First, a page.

Bangkok, Thailand, 3 November 2014 Your Excellency Mr. Suphot Tovichakchaikul, Deputy Permanent Secretary, Ministry of Natural Resources and Environment of Thailand, Your Excellency Ambassador Fernando Lugris, Director General for Political Affairs, Ministry of Foreign Affairs of Uruguay and Chair of the Intergovernmental Negotiating Committee, Ms. Naoko Ishii, Chief Executive Officer and Chairperson of the Global Environment Facility , Dear Colleagues from the UN system, Representatives of the Private Sector, NGOs, Distinguished Delegates, Ladies and Gentlemen, A very good morning to you all, and a very warm greetings from the United Nations Environment Programme. I would like to warmly welcome you to the sixth session of the Intergovernmental Negotiating Committee on Mercury. At the outset, I would like to express my gratitude to the Government and the people of Thailand for hosting us here in this beautiful city of Bangkok. Last night, upon my arrival in Bangkok, I had fish on my plate for dinner. Fish -or shellfish- is what one of my favourite dishes. Fish is a fundamental part of the dairy of people whether they are poor or rich. Whether they live on the coast or inland. Though I eat that fish in full confidence, I was reminded of a striking fact: many doctors today, recommend to avoid certain types of fish due to high mercury levels in particular for women in child bearing age, nursing mothers and young children. This is tragic, this is not right. We have to reverse this logic. Instead of preventing people from fishing, it is of our collective responsibility to fight mercury levels which pollute our oceans, rivers and directly impact our health and livelihoods. In October 2013, Governments took the momentous step to adopt the Minamata Convention on Mercury in Kumamoto, Japan. Building on this remarkable achievement, we have gathered here in Bangkok to provide the Minamata Convention with the tools it needs to become a strong and rapidly operational instrument. Since the adoption of the Convention just over a year ago, a number of countries have continued their efforts to combat the global, regional and national threat posed by mercury pollution worldwide. I commend those countries for their efforts. It is inspiring and rewarding that the changes have begun and that countries are taking responsibility and ownership even before the Convention has entered into force. I believe I can say with certainty that such action is a response to the commitment that governments have shown throughout the negotiations. It is heartening to see the willingness to address the mercury threat of today which has become central in addressing the sustainable development challenges of the future. A renewed political commitment to the convention was demonstrated at a high-level special event held at the UN Headquarters in New York during the opening of the UN General Assembly. We are pleased that it resulted in six new ratifications and 24 further signatories to the Minamata Convention. In particular, I congratulate the seven countries that have deposited their instrument of ratification or acceptance. These are, in the alphabetical order : Djibouti, Gabon, Guinea, Guyana, Monaco, the United States of America and Uruguay. I also wish to express my thanks to the 128 States and regional economic integration organizations that have signed the Convention during the signature period thereby formally expressing their intent to be bound to its provisions. Ladies and Gentelmen, As many of you may know, the first United Nations Environment Assembly, held in Nairobi in June this year, adopted, among others, a resolution establishing a Special Programme to support institutional strengthening at the national level for the implementation of the Basel, Rotterdam and Stockholm conventions, the Minamata Convention and the Strategic Approach to International Chemicals Management. This is a universal and unique recognition of the importance governments attach to tackling the chemicals and waste agenda. It is also a reflection of the fact that you, the chemicals and waste community, with your dedication and commitment, have made headway in placing chemicals and waste central in the sustainable development agenda. The Executive Director will shortly be sending out a notification to all Governments about the establishment of the Special Programme. In the same letter, he will spell-out the process for nominations to its Executive Board. This communication will also invite those Governments in a position to do so, to consider contributing to the Special Programme's trust fund. I cannot emphasize enough the importance of consolidating our resource-base to assist countries in need of institutional strengthening to implement conventions and activities that support the protection of human health and the environment from harm that may be posed by chemicals and wastes. I am confident that the Special Programme will constitute a significant tool towards the sound management of chemicals and wastes in an integrated way and that the capacity of developing countries and countries with economies in transition to implement chemicals and waste safety programmes and activities will be reinforced. But resources for sound management of chemicals and wastes, including the Minamata Convention go well beyond the Special Programme. In this regard, I wish to thank the GEF and in particular Naoko Ishii for her efforts in consolidating and thereby strengthening the chemicals and waste cluster under GEF. Naoko's personal commitment has been fundamental in ensuring that the Minamata Convention has a stable and sound financial mechanism through the GEF. Arigatou! Ladies and gentelmen, Before concluding I would like to express my heartfelt appreciation to those countries that have provided financial support to support the INC process and to the ratification and early implementation workshops held during the course of the year. I wish to thank the Government of China, for having provided significant financial support, and the Governments of Austria, Canada, Denmark, Finland, France, Germany, Japan, Norway, Sweden, Switzerland and United States of America as well as the European Union for also having significantly supported our work. However- there is always a however when it comes to resources -additional funding is still needed to support the work of the INC as well as activities to assist developing countries and countries with economies in transition in their preparation for ratification of the Convention and implementation of their obligations thereunder. I would like to close by inviting and encouraging all Governments that have not yet done so to expedite their ratification process such that the Convention may enter into force as soon as possible thereby equipping the international community with a strong tool to protect human health and the environment from the dangers of mercury. In addition to being a serious environmental issue, chemicals pollution has human rights dimension as we were reminded of yesterday, by the UN High Commission for Human Rights. I am also reminded that Mercury is one of the top six toxic threats, and is considered one of the top ten chemicals of major public health concern by WHO. According to WHO estimates air pollution is causing 7 million premature deaths. Exposures to polluted soil and water caused another 1.4 million deaths in 2012. The total burden of pollution, with 8.4 Million per year is therefore three times higher than that of HIV, malaria and tuberculosis combined. Does it mean that the Special Programme will have three times more resources than the Global Fund for HIV, TB and Malaria ? Does it mean that the private sector, especially major foundations will respond in the same way as they did, rightly so, for diseases ? May you work in the next five days in this spirit, not only for you and me, but for humanity? Let all kinds of fish be again healthy to eat. Let the air that we breathe be clean. Let the products we use on a daily basis be free of mercury. Thank you.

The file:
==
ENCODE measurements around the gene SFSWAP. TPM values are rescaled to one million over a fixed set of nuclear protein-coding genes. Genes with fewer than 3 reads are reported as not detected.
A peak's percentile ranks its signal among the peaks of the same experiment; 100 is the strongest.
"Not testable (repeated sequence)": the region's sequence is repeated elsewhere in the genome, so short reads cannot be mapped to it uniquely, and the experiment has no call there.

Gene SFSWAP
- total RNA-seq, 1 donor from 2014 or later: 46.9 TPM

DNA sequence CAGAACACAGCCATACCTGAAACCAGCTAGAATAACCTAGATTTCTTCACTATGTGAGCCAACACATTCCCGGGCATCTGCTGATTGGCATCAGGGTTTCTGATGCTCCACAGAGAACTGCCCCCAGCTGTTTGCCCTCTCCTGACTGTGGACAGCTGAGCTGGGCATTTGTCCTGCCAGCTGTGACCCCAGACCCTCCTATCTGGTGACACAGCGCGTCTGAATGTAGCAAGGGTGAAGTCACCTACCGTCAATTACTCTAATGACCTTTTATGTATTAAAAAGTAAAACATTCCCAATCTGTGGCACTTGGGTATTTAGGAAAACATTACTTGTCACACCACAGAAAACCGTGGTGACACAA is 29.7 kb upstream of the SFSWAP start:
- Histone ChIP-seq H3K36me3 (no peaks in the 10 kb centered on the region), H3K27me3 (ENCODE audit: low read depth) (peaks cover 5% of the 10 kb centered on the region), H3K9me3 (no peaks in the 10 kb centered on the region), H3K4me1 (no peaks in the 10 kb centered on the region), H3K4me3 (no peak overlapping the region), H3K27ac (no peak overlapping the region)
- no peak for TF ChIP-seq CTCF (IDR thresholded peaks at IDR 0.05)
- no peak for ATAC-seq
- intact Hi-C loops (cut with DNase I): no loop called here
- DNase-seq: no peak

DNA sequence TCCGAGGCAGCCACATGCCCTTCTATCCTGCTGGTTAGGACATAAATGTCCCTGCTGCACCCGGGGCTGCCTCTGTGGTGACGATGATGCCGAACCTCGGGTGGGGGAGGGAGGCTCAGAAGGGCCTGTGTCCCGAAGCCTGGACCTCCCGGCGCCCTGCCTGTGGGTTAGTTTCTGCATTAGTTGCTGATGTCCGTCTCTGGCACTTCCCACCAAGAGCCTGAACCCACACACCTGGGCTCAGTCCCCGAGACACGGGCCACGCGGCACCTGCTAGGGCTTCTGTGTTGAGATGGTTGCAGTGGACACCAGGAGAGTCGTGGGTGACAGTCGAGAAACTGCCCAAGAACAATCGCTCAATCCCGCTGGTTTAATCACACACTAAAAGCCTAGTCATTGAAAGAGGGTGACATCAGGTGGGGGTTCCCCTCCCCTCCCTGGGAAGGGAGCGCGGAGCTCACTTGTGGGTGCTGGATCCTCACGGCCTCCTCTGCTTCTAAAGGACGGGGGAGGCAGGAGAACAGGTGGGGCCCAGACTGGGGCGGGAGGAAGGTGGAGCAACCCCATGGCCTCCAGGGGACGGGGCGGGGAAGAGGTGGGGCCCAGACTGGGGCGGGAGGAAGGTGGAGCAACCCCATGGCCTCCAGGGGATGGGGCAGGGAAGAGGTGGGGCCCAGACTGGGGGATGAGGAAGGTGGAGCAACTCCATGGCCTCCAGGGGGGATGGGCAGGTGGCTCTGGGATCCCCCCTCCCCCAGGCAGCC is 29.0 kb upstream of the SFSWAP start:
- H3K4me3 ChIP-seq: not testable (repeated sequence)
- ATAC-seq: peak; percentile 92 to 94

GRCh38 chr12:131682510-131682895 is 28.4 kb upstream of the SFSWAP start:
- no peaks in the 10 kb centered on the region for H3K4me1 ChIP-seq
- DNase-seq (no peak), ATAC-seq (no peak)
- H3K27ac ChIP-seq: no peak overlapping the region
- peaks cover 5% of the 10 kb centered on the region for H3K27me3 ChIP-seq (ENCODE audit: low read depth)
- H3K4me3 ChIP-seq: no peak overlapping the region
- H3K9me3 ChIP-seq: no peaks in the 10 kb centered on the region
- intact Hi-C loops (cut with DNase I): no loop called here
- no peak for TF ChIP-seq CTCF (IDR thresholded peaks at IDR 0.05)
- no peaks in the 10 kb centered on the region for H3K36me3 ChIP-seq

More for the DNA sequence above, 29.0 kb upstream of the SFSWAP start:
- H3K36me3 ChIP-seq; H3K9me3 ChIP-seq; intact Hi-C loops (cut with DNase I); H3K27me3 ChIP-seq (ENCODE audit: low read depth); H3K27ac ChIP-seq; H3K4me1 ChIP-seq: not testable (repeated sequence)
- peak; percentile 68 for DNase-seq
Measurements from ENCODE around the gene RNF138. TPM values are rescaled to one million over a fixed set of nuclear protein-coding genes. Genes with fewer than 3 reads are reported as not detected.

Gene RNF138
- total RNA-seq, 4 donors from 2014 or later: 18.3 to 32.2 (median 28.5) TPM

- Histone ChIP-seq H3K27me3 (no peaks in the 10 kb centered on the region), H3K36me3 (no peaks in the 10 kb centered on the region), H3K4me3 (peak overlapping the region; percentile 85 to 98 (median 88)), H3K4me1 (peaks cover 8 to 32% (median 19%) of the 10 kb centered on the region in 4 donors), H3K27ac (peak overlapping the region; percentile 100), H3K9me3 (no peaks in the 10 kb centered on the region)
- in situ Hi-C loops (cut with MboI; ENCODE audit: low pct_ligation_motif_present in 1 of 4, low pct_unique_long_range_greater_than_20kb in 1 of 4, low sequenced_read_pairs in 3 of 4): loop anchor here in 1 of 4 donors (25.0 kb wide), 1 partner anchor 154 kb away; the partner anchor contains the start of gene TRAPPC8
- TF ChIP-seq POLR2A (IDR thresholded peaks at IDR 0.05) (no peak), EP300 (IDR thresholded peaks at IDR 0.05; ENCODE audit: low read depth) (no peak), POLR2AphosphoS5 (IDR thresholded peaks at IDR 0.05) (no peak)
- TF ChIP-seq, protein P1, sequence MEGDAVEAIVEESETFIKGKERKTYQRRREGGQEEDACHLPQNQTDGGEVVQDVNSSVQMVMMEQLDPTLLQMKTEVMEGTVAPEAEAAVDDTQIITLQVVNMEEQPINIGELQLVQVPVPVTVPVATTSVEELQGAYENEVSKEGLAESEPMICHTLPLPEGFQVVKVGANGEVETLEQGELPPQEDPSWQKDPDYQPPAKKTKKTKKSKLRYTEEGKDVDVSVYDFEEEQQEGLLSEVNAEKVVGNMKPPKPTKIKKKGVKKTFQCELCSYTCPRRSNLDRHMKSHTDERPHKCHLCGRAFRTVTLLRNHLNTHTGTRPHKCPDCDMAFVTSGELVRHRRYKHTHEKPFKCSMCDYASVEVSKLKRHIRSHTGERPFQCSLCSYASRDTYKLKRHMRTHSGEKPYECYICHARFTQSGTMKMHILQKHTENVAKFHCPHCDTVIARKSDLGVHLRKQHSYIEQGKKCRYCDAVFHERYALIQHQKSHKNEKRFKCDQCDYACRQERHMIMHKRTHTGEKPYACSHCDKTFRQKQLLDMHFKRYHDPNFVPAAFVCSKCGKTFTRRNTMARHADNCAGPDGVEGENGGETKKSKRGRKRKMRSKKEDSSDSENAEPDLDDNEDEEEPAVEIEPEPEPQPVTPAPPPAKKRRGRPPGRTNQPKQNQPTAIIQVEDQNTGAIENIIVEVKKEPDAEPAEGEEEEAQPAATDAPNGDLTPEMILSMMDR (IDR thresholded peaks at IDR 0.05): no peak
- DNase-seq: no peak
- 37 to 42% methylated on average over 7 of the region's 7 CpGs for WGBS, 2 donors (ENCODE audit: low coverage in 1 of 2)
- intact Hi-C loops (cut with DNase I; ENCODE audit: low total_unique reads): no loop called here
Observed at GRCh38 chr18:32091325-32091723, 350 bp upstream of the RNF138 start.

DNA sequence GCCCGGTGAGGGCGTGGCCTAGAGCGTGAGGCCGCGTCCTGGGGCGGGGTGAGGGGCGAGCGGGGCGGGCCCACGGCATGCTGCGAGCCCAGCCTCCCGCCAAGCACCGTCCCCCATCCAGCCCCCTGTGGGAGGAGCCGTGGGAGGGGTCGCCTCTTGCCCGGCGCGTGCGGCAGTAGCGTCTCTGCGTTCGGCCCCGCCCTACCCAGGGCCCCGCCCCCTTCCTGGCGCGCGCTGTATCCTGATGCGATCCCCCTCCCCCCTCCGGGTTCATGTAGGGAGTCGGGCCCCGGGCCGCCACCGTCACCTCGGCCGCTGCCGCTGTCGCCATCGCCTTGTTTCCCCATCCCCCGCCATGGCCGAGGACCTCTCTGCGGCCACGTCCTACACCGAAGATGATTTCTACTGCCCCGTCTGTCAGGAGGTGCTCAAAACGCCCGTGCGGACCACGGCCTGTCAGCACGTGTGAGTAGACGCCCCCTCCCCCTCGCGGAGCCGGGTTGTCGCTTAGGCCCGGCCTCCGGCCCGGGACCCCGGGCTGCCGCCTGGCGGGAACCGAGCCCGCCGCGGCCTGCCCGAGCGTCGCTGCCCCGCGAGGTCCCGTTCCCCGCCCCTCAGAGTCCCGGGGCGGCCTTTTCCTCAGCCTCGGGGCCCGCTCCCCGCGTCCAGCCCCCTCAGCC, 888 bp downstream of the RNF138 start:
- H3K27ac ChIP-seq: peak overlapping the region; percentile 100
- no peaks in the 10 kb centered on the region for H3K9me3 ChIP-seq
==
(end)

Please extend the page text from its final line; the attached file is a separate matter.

United Nations Environment Programme